The French government should not, and will not, bail out Air France-KLM or try to protect it from competition, the airline's new chief executive has said as he prepares for negotiations with unions.
Benjamin Smith told that President Emmanuel Macron's government was prepared to sell its 14 per cent stake, even though some at the airline regarded the state's stake as an insurance policy.
“The government has recently made clear that this is not a good assumption,” Mr Smith said in Paris, adding that if the state's “messaging and position” stayed consistent then the timing of a sale “shouldn't make a difference” to his ability to do his job.
Bruno Le Maire, the French finance minister, pushed back at suggestions of a near-term sale yesterday. “It is not one of the priorities. My priority is the recovery of Air France,” Mr Le Maire told the radio station France Info. “The state would be a poor manager if it started selling its shares in a company that is not in good shape.”
Mr Smith, who was Air Canada's chief operating officer, took over the group10 days ago. Trade unions had opposed the Canadian's appointment, calling it “inconceivable” that the French flag carrier could have “a foreign leader”.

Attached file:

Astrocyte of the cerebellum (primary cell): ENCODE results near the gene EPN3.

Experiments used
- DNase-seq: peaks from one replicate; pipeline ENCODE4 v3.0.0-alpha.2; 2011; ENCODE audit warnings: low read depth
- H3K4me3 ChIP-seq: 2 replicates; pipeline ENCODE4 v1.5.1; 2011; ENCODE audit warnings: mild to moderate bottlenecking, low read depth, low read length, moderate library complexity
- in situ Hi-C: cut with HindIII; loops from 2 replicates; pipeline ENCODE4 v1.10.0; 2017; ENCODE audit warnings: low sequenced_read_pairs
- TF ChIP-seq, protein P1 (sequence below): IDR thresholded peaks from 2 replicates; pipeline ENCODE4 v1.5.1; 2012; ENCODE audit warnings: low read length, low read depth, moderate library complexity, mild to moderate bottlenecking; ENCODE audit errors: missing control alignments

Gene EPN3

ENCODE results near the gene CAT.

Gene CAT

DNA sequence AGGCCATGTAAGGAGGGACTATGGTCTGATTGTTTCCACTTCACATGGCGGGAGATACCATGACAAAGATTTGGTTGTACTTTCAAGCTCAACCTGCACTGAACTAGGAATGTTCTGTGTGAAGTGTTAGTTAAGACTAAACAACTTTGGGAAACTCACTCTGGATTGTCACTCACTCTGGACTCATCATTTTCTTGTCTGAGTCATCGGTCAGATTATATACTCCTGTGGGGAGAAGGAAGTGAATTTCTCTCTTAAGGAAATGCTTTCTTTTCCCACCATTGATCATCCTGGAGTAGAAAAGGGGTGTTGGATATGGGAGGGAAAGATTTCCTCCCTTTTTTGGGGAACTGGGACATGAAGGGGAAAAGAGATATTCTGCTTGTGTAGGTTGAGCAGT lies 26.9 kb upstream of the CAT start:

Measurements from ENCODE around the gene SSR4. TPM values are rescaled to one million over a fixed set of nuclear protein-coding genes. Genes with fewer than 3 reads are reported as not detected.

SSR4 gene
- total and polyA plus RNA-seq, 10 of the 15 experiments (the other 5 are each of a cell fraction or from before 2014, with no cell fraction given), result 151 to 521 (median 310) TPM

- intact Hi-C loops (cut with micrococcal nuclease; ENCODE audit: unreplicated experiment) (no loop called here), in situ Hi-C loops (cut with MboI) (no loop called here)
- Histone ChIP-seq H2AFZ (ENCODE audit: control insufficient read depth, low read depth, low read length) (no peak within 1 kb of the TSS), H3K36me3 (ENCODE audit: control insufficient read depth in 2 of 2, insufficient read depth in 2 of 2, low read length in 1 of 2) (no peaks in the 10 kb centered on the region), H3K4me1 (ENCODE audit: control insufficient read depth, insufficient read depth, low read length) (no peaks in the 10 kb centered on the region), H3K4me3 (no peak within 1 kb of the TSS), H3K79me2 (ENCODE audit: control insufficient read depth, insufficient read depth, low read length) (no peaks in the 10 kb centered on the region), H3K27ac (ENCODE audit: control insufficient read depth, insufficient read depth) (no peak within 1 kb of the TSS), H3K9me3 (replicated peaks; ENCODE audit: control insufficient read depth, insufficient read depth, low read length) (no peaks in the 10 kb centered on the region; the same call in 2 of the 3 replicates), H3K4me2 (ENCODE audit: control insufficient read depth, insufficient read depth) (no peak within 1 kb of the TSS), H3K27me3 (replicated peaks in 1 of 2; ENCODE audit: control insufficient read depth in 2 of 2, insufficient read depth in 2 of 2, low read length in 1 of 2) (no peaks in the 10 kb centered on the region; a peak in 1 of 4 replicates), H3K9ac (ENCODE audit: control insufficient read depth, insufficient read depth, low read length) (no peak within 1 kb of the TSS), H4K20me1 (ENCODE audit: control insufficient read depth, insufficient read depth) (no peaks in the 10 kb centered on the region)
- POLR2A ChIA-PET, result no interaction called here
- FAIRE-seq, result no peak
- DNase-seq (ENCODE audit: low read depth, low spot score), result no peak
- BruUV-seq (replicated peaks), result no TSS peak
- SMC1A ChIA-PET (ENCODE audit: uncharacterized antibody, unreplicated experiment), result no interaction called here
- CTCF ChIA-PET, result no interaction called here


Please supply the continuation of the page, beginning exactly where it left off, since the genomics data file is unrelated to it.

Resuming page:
Air France-KLM had been without a chief since the resignation of Jean-Marc Janaillac in May after he lost a staff vote over a pay deal rejected b yunions.
Mr Smith must now negotiate with unions that led 12 days of strikes, costing €335m, in the first half of the year. The group's shares have fallen 37 per cent so far this year.
Mr Smith said the government's holding in Air France-KLM provided some “stability” but noted that it had been made clear that Paris would sell “at the right time”.
“Whether you are Anglo Saxon or not Anglo Saxon ... there is a reality ...and a lot of other areas that the government needs to spend its money on,” he said. “At the end of the day it's very expensive to bail out an airline.
Outsider must rebuild trust at Air France-KLM